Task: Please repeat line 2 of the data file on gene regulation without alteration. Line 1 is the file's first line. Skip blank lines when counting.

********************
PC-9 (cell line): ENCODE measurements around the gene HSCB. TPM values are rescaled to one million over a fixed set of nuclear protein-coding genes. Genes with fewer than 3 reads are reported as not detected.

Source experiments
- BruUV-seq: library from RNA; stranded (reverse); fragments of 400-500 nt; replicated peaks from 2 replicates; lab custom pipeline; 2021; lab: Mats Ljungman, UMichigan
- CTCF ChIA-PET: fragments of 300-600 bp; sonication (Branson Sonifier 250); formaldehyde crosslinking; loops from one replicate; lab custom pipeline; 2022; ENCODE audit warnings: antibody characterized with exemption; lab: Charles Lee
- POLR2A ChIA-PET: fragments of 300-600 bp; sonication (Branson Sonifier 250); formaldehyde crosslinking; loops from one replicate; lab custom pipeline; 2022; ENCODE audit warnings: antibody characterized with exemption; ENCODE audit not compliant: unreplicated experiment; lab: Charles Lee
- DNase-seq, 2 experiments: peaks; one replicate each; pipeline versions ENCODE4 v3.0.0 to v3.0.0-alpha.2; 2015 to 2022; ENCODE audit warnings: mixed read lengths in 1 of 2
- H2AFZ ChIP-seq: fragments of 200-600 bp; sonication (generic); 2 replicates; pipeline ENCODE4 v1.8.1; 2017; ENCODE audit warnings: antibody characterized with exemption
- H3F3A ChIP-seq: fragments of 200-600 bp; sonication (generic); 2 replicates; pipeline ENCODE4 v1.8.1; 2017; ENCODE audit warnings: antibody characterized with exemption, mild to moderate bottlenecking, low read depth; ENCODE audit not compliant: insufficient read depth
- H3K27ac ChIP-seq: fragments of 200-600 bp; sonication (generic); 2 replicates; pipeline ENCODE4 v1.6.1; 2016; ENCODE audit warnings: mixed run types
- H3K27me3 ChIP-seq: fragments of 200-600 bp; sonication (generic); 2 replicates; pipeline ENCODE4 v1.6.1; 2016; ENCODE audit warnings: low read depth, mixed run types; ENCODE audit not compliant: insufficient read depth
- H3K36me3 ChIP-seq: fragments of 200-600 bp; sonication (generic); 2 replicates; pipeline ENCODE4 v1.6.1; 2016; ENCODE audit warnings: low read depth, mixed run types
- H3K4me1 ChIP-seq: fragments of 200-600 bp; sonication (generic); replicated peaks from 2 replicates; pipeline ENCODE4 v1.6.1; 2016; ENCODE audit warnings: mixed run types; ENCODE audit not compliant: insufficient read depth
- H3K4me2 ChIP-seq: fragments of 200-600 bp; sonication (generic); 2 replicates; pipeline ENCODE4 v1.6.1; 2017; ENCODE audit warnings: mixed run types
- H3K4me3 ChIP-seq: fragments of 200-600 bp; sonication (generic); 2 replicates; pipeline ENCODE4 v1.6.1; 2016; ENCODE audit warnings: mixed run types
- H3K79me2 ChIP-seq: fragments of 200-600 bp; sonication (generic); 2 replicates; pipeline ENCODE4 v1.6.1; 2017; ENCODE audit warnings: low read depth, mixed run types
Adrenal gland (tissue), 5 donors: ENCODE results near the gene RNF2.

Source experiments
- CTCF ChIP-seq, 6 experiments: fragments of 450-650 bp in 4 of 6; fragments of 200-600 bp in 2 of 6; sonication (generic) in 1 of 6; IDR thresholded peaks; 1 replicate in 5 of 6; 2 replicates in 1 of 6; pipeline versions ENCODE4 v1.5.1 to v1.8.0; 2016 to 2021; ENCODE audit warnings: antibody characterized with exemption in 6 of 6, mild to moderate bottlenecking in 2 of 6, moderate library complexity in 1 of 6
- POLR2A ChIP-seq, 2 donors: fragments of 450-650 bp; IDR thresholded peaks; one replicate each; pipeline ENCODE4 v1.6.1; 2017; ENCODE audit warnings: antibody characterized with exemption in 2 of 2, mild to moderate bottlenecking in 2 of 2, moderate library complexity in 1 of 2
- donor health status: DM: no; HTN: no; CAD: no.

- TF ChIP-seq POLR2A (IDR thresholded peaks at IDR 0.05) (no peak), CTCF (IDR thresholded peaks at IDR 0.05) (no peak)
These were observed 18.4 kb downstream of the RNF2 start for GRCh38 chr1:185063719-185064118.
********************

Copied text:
Source experiments